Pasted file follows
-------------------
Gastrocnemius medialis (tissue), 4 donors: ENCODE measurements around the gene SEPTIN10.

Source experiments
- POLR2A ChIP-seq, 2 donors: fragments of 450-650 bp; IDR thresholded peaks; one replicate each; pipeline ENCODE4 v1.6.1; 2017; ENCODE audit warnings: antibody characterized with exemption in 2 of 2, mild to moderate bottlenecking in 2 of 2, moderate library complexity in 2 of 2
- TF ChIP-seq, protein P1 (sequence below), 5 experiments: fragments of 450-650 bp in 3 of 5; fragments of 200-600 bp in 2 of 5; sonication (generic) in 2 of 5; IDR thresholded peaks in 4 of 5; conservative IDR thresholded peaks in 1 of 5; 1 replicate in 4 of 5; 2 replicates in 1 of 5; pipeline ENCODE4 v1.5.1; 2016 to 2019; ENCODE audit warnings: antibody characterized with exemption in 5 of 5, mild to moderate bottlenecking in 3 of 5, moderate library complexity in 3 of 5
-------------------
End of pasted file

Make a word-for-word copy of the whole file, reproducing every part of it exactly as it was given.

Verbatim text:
Gastrocnemius medialis (tissue), 4 donors: ENCODE measurements around the gene SEPTIN10.

Source experiments
- POLR2A ChIP-seq, 2 donors: fragments of 450-650 bp; IDR thresholded peaks; one replicate each; pipeline ENCODE4 v1.6.1; 2017; ENCODE audit warnings: antibody characterized with exemption in 2 of 2, mild to moderate bottlenecking in 2 of 2, moderate library complexity in 2 of 2
- TF ChIP-seq, protein P1 (sequence below), 5 experiments: fragments of 450-650 bp in 3 of 5; fragments of 200-600 bp in 2 of 5; sonication (generic) in 2 of 5; IDR thresholded peaks in 4 of 5; conservative IDR thresholded peaks in 1 of 5; 1 replicate in 4 of 5; 2 replicates in 1 of 5; pipeline ENCODE4 v1.5.1; 2016 to 2019; ENCODE audit warnings: antibody characterized with exemption in 5 of 5, mild to moderate bottlenecking in 3 of 5, moderate library complexity in 3 of 5